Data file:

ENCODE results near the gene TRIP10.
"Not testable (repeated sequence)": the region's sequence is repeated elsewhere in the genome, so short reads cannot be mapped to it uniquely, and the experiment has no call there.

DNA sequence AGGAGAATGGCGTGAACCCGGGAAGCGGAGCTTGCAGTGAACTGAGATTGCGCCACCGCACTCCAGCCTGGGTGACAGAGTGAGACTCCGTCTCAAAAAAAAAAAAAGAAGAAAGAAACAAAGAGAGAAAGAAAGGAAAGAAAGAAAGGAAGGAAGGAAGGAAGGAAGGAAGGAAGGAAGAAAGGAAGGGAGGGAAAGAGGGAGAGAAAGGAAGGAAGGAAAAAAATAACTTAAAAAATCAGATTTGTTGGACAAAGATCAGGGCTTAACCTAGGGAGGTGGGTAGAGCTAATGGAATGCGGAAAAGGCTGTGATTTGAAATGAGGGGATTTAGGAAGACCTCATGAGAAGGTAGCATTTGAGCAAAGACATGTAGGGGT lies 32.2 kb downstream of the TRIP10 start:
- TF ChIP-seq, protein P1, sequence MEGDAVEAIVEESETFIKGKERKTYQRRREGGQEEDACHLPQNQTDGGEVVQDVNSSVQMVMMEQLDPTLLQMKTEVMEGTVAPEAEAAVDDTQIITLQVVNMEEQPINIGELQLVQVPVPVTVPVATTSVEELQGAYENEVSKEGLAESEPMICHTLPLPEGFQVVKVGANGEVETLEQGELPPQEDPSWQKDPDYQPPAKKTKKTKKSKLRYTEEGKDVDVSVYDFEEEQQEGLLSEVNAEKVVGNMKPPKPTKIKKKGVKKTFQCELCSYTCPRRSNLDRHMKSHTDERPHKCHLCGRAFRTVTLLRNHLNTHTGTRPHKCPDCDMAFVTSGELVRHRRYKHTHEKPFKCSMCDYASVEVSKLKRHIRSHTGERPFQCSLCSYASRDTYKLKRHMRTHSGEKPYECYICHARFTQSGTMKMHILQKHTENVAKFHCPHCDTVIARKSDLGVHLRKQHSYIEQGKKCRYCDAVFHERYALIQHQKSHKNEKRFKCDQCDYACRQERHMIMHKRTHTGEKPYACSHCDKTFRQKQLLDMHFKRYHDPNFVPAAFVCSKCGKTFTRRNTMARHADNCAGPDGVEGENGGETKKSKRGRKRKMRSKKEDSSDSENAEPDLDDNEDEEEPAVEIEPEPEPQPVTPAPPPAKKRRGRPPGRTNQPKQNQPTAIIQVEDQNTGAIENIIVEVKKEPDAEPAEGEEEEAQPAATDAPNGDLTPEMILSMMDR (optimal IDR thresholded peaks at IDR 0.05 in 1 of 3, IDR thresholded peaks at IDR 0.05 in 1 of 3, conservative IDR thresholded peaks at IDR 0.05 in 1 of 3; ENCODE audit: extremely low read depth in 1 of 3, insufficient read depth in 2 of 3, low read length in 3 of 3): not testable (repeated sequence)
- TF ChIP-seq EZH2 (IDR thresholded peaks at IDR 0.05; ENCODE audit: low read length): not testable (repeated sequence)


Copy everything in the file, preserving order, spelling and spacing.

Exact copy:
ENCODE results near the gene TRIP10.
"Not testable (repeated sequence)": the region's sequence is repeated elsewhere in the genome, so short reads cannot be mapped to it uniquely, and the experiment has no call there.

DNA sequence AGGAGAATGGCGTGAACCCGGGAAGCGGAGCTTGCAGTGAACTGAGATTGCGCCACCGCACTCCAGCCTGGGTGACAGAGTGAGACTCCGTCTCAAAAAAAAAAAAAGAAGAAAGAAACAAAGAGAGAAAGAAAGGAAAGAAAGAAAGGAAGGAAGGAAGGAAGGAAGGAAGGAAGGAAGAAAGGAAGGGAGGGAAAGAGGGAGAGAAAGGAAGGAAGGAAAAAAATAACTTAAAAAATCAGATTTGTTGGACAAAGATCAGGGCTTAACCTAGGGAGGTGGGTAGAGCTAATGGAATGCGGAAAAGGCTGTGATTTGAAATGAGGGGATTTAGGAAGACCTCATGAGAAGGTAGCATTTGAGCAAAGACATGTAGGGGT lies 32.2 kb downstream of the TRIP10 start:
- TF ChIP-seq, protein P1, sequence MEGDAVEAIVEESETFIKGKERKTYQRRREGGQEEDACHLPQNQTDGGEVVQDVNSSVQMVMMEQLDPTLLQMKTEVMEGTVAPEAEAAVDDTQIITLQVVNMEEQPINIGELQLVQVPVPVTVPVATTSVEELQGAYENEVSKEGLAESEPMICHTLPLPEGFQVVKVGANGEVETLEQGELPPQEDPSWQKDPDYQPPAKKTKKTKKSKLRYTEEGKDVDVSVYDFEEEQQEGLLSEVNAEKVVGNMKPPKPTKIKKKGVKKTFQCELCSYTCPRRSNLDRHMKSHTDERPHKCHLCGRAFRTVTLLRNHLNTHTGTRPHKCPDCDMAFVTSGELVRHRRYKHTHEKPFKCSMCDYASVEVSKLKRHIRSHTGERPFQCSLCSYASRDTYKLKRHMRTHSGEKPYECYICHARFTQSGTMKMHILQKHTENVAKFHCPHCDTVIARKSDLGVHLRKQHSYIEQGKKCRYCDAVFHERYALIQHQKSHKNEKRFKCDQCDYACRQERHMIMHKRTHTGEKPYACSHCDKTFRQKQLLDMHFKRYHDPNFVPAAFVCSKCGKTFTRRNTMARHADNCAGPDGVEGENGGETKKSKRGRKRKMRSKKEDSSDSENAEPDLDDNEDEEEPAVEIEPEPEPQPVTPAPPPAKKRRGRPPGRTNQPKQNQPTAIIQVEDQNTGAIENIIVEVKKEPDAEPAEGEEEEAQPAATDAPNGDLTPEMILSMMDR (optimal IDR thresholded peaks at IDR 0.05 in 1 of 3, IDR thresholded peaks at IDR 0.05 in 1 of 3, conservative IDR thresholded peaks at IDR 0.05 in 1 of 3; ENCODE audit: extremely low read depth in 1 of 3, insufficient read depth in 2 of 3, low read length in 3 of 3): not testable (repeated sequence)
- TF ChIP-seq EZH2 (IDR thresholded peaks at IDR 0.05; ENCODE audit: low read length): not testable (repeated sequence)